Recent advances in epigenetic therapy are promising, but their mechanisms of action and impact elsewhere in the epigenome remain a bit of a mystery. Armed with microarrays and ChIP assays, a talented team of Japanese researchers took a closer look at these approaches and found DNA methylation inhibitors and histone deacetylase (HDAC) inhibitors kill gastric cancer cells by waking up silenced miRNAs nestled near Alu repeats. Once activated, these miRNAs are ready to do battle, silencing oncogenes and driving cancer cells into apoptosis.
The researchers, from Keio University School of Medicine and the National Cancer Center Research Institute, found that epigenetic treatment activated the expression of hundreds of miRNAs in gastric cancer cells. Most of the highly activated miRNAs were near Alu repeats on chromosome 19. Although previous work has indicated that Pol III transcribes Alu-associated miRNAs, the team found that Pol II was the key player behind the epigenetic activation of the miRNAs including miR-512-5p, one of the highly expressed miRNAs.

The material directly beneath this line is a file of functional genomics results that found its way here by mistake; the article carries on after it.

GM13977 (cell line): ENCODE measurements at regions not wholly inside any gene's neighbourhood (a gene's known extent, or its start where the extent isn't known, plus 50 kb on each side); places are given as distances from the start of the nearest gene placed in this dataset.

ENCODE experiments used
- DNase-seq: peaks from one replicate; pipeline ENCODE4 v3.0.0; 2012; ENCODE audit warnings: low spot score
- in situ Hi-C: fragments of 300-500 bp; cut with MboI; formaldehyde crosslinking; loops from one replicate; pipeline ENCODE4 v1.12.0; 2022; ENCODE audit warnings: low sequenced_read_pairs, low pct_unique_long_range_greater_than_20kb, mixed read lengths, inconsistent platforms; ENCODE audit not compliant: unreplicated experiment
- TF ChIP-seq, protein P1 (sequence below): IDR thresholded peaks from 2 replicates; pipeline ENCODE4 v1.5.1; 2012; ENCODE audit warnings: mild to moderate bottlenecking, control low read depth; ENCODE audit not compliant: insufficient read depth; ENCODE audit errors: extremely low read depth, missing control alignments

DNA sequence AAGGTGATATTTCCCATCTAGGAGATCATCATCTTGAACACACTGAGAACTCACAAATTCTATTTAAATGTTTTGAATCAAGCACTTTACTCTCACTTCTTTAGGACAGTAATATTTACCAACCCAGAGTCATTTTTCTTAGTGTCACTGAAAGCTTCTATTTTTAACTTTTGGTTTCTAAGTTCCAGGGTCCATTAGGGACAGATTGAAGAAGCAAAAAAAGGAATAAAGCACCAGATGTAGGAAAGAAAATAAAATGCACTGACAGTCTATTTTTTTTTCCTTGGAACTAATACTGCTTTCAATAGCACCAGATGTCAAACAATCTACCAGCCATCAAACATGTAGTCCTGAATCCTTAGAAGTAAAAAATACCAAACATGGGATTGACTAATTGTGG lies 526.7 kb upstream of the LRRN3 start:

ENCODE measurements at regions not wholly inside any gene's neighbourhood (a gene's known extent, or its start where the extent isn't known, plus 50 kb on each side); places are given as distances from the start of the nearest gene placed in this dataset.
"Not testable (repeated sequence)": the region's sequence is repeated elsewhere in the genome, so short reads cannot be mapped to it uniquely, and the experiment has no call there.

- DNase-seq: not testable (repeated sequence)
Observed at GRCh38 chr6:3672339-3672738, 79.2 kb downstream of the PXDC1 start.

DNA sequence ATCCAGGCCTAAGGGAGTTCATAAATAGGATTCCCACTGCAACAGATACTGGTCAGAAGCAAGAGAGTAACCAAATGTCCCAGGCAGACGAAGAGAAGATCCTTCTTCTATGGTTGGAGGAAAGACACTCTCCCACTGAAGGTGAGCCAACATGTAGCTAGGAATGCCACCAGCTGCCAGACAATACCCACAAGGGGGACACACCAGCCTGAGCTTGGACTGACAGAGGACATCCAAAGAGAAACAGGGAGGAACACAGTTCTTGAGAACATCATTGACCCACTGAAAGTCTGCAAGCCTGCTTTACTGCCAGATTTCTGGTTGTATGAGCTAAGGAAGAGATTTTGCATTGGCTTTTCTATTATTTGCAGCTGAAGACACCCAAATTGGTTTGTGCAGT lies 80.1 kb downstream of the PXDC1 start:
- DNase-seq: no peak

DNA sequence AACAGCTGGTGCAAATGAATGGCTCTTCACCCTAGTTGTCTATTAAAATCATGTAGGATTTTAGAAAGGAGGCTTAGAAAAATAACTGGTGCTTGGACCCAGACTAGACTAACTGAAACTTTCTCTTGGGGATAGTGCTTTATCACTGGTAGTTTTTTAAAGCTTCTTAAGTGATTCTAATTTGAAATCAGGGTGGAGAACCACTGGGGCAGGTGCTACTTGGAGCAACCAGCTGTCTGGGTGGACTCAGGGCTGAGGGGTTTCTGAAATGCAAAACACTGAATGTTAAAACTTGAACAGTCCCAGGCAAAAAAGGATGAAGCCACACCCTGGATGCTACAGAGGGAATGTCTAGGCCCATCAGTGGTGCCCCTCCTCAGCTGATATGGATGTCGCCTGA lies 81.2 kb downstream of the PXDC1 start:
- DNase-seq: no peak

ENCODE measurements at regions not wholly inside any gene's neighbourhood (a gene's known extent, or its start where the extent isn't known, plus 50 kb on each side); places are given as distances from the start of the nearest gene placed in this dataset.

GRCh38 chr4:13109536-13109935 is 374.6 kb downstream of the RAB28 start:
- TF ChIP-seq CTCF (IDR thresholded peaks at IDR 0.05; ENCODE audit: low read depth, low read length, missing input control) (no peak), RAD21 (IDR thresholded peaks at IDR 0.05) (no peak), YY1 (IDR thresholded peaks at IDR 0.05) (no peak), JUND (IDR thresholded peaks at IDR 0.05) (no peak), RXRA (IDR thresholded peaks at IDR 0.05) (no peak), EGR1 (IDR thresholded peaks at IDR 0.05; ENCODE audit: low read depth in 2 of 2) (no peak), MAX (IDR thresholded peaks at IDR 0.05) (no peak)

The researchers go on to show that DNA methylation inhibitors and HDAC inhibitors remodel chromatin at Alu repeats, driving miR-512-5p expression, which suppresses Mcl-1, an oncogene that keeps cancer cells chugging along. The data suggest that activation of Alu-associated miRNAs with epigenetic therapies could treat, or even prevent, gastric cancer. See for yourself at Oncogene, June 2009.